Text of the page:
Thursday, July 10, 2014

These Characters Are Inauthentic Because They Don’t Poop

Caitlin here. We’ve all reads books that suspend disbelief to the point we can’t enjoy them. There’s a strange plot point that maybe we could believe if there was more supporting evidence—but there isn’t. There’s a character action that’s hard to swallow, but, perhaps if we had known this one little additional fact we would have bought it. 

These are the issues that good critiques partners bring up.

However, I think, as a writer, you need to be careful not to instantly address every single issue that a skeptical reader might have. 

My husband and I joke that, on some level, almost every book we’ve ever read is inauthentic because they never discuss a character’s bowel movements. Yeah, I know, it’s a little gross, but think about it. Surely these characters go to the bathroom!? Why isn’t it mentioned!? Why would the author leave that out!? 

Obviously, I’m being a bit facetious, but I’ve definitely encountered readers and writers who have questions like these about extremely miniscule, often logistical, aspects of a story. Don’t get me wrong, I like to discuss the intricacies of books, so I enjoy these types of questions during book clubs. And, in regard to my own work, I’m thankful for all of these questions because every single one helps me think more deeply about the project. However, it took me a while to realize that just because someone wondered about X it doesn’t necessarily mean I should throw in a couple of sentences addressing X. Instead, I need to parse out what is vital to telling the story from what is just extra information and background noise.

But this is incredibly tough. I’ll admit, I’m still figuring out how to make these calls. How do you handle this issue?  How do you decide what information is imperative to keeping the reader in your corner and what is extraneous and just clogs up the flow of the story?

Dan: Wow, Caitlin, what a hook! But I think you've raised two good discussion topics: character believability and reader feedback. It's actually a good sign when you have readers challenging you over a character detail, because it means they're close enough to that character to care about it. One believability issue I've seen while critiquing -- and been called on in my own writing -- is when a character changes his or her mind too easily. When a character has a strong motivation, and that motivation suddenly changes, there needs to be a damn good reason for it. Maybe a whole pile of reasons. Think about it: in real life, when two people disagree on a subject they feel strongly about (such as politics or religion), neither one is easily swayed to the other's point of view. Fiction should reflect this.

The other question that Caitlin raises is this: when should an author follow (or ignore) reader feedback? Not every piece of advice offered will be gold. It's your story, after all, and you don't have to please everyone. You'll never do that anyway. Choosing the right critique partner will help: if the advice comes from a fellow author whose work you know and respect, you're more likely to value it. My day job happens to be genetics research, and when we're trying to publish something we face this issue all the time. An editor will send our manuscript to 2-3 qualified researchers at other institutions for peer review. Those reviewers will identify major and minor issues with the work. Then, it's up to us to decide which points to address, and which to push back on. It's a balancing act, to be sure, but so is all of writing.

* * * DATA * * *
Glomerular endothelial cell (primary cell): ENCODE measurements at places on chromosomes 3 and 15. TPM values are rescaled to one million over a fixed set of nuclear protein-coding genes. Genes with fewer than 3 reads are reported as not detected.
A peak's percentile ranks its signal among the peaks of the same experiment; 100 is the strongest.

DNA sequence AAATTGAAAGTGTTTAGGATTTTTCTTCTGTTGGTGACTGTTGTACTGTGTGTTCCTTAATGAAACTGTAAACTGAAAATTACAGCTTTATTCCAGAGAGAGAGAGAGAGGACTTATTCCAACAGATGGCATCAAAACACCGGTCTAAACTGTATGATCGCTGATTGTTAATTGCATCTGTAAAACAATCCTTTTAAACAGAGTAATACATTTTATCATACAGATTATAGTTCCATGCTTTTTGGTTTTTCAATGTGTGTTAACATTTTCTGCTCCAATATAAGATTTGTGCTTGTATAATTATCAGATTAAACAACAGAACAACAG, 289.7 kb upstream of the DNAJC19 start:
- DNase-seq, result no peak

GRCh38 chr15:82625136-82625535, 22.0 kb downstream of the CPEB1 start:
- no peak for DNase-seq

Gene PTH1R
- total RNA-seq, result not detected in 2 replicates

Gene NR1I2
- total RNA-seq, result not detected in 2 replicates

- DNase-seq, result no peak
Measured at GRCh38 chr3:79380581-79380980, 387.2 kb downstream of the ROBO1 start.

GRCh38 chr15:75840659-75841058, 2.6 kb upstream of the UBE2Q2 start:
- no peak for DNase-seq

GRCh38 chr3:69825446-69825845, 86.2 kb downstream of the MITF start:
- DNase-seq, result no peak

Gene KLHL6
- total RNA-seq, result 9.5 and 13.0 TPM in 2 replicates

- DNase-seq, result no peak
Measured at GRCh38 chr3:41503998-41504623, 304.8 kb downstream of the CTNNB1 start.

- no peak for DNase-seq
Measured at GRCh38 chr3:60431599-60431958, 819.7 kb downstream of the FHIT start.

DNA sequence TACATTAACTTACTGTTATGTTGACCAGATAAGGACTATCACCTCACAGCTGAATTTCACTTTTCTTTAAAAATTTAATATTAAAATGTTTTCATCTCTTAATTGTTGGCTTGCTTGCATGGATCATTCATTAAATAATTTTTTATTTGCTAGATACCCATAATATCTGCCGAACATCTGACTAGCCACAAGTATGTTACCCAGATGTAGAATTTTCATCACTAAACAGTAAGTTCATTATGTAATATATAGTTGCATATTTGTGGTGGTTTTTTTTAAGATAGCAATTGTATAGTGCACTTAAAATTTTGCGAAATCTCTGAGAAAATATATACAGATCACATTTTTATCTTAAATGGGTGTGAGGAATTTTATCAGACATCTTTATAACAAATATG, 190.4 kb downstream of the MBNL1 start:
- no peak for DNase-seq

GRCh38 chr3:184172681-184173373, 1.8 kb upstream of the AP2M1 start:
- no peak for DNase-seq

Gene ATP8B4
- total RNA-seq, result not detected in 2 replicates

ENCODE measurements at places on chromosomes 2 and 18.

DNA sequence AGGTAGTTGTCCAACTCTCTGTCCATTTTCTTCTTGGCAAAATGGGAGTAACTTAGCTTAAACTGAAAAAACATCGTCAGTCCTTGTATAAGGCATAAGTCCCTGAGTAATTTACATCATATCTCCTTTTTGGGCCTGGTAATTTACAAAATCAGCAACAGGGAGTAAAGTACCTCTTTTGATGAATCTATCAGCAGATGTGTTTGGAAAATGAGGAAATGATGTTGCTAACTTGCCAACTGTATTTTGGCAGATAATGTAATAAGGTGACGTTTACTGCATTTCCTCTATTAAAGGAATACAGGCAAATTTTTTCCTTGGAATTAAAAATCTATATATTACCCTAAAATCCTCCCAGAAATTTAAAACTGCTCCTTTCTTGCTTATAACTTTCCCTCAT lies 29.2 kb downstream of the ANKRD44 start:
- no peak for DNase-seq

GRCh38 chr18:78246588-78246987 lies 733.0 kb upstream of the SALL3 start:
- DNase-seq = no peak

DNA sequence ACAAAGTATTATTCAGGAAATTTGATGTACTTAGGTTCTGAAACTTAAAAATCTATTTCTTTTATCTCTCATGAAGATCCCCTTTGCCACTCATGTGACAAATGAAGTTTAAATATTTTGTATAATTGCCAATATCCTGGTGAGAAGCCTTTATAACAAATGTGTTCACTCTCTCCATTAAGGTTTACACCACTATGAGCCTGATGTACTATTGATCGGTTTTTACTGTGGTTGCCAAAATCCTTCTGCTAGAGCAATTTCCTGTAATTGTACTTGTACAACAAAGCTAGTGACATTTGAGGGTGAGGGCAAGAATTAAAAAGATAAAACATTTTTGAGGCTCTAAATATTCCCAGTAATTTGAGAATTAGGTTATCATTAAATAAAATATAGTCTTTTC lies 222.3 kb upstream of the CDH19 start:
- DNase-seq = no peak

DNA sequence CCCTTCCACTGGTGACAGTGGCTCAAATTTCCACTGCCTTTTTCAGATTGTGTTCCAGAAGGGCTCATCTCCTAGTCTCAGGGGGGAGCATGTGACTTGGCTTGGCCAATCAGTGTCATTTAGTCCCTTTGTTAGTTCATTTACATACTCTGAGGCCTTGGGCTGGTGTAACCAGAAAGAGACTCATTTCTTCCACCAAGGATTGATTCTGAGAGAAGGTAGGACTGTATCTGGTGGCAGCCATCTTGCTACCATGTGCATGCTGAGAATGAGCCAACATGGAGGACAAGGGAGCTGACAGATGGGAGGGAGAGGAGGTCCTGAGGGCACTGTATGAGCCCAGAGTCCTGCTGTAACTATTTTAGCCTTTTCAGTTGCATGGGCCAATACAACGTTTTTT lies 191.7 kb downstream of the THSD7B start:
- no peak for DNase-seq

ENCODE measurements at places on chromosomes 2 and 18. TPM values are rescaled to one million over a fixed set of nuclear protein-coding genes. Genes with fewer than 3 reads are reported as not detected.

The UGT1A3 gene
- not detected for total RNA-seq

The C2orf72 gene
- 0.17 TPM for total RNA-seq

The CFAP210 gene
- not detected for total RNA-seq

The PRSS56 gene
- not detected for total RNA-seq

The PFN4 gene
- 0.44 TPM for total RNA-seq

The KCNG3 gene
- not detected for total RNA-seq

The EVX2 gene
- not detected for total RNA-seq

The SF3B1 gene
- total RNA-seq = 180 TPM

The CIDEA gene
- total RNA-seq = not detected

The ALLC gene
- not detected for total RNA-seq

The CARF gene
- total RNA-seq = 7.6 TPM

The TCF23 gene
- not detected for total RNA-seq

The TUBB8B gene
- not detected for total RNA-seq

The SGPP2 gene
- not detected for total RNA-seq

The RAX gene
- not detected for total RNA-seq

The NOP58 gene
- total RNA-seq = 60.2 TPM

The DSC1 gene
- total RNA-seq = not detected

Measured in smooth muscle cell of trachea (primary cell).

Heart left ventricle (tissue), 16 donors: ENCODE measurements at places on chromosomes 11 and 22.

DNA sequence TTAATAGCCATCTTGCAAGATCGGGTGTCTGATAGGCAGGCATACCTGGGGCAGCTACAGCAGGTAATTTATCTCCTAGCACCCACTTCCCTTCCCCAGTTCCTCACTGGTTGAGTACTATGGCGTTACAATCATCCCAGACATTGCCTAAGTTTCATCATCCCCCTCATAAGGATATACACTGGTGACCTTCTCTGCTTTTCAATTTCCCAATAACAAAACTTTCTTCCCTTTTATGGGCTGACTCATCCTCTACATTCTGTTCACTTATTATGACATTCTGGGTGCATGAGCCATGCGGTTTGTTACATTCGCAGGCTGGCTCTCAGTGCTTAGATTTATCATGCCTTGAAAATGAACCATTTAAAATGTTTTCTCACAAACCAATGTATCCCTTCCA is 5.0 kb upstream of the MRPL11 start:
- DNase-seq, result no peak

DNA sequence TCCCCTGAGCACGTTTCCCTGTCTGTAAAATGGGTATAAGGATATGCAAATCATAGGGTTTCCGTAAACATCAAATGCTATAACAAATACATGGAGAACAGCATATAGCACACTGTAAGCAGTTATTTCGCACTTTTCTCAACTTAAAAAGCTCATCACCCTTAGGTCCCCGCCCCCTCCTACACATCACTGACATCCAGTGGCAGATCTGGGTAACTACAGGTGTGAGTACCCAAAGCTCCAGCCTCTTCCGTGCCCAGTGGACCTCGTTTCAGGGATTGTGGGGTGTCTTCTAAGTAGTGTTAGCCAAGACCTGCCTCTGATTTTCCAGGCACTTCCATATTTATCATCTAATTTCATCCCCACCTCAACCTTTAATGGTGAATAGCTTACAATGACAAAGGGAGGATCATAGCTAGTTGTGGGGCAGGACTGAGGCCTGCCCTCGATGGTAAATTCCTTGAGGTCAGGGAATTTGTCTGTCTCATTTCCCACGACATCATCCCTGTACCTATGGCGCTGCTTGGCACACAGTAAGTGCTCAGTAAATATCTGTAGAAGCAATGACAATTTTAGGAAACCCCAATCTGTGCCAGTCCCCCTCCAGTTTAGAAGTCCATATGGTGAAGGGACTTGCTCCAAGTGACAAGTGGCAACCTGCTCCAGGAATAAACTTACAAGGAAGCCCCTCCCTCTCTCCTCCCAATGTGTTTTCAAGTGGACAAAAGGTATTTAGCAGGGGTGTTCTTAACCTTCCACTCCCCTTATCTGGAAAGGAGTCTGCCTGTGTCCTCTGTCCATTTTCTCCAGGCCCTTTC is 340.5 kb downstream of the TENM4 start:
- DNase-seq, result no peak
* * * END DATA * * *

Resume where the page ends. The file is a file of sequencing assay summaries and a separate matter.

Karlie: This is something I struggle with a lot. Yes, we want to see this character living life, so we can relate to him. But...really, what little details are necessary?
I tend to land on the far side of either end of the scale. Either I'm going way overboard, or I don't put nearly enough in. But like you said, Caitlin, it's such a fine line to walk sometimes I make myself blind trying to see it. So what I do is try to make it significant to the story itself - is the tension in the room crackling the air? Excuse me, I need to find the restroom.
Does he want to prolong her walking out the door? Bend down slowly, pull his socks on one by one, thinking frantically of something to say that might make her stay.
Things like this - that can be woven into the narrative - can serve a dual purpose. Give us the tidbits of life that make the character real, and add to the emotion and tension of a scene.

Lisa: I agree with Karlie. If the detail isn't relevant to the story itself then I don't include it. With that said, I do try to find a way to marry minute real-life details into something relevant in the story. A while back I realize that my characters never got sick (okay some get deathly sick, but I mean run of the mill sick). So, I gave my next character allergies and wove them into the fabric of the story. The book I'm currently working on has my female main character with anxiety that gets bad enough she will throw up. While I don't think having your character gross readers out by pooping "on camera" will reel your readers in :D, I do think there are always ways to add more realism to our characters' lives. But some things just aren't going to move the scene forward, nor the plot. I once read a story that had a character cooking broccoli. Twice. I was so bored. The author could have had readers enter the scene later. I once read that the best way to keep readers intrigued is to enter the scene late and leave early. This keeps readers from having to read extraneous details like cooking broccoli and pooping, and I'm all for that!

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